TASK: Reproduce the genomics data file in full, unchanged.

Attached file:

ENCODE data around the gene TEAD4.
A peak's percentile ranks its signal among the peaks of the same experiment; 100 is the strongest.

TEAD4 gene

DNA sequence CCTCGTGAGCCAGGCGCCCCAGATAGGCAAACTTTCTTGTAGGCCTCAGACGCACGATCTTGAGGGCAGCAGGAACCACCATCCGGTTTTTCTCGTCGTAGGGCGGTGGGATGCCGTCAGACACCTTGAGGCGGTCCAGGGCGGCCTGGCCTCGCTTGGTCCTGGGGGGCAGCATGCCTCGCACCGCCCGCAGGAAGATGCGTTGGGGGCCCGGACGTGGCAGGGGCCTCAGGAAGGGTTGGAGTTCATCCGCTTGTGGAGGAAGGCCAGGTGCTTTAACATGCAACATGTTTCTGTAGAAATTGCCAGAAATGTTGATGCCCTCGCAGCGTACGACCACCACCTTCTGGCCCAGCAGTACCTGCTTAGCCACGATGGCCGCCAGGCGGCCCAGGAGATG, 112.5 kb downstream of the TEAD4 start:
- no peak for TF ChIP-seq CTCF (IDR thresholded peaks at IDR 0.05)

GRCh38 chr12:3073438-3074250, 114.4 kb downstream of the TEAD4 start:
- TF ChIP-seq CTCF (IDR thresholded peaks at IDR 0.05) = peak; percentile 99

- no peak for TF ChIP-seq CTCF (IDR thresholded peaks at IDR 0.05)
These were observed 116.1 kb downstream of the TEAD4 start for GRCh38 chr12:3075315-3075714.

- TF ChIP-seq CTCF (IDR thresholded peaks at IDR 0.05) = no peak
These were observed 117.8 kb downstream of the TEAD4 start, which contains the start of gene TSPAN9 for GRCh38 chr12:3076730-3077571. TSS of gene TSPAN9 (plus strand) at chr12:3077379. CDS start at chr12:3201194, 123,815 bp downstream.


ENCODE data around the gene TEAD4.
A peak's percentile ranks its signal among the peaks of the same experiment; 100 is the strongest.

TEAD4 gene

DNA sequence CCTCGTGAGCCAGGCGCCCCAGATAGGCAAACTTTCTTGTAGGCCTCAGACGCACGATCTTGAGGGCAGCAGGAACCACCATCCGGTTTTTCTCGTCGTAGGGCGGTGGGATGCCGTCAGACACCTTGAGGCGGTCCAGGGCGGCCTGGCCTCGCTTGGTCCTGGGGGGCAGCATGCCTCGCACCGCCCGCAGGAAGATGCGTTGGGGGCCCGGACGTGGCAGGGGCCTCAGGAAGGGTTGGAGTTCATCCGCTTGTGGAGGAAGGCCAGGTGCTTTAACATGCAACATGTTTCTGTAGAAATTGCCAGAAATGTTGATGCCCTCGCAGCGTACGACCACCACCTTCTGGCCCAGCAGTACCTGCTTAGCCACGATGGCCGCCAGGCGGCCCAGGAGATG, 112.5 kb downstream of the TEAD4 start:
- no peak for TF ChIP-seq CTCF (IDR thresholded peaks at IDR 0.05)

GRCh38 chr12:3073438-3074250, 114.4 kb downstream of the TEAD4 start:
- TF ChIP-seq CTCF (IDR thresholded peaks at IDR 0.05) = peak; percentile 99

- no peak for TF ChIP-seq CTCF (IDR thresholded peaks at IDR 0.05)
These were observed 116.1 kb downstream of the TEAD4 start for GRCh38 chr12:3075315-3075714.

- TF ChIP-seq CTCF (IDR thresholded peaks at IDR 0.05) = no peak
These were observed 117.8 kb downstream of the TEAD4 start, which contains the start of gene TSPAN9 for GRCh38 chr12:3076730-3077571. TSS of gene TSPAN9 (plus strand) at chr12:3077379. CDS start at chr12:3201194, 123,815 bp downstream.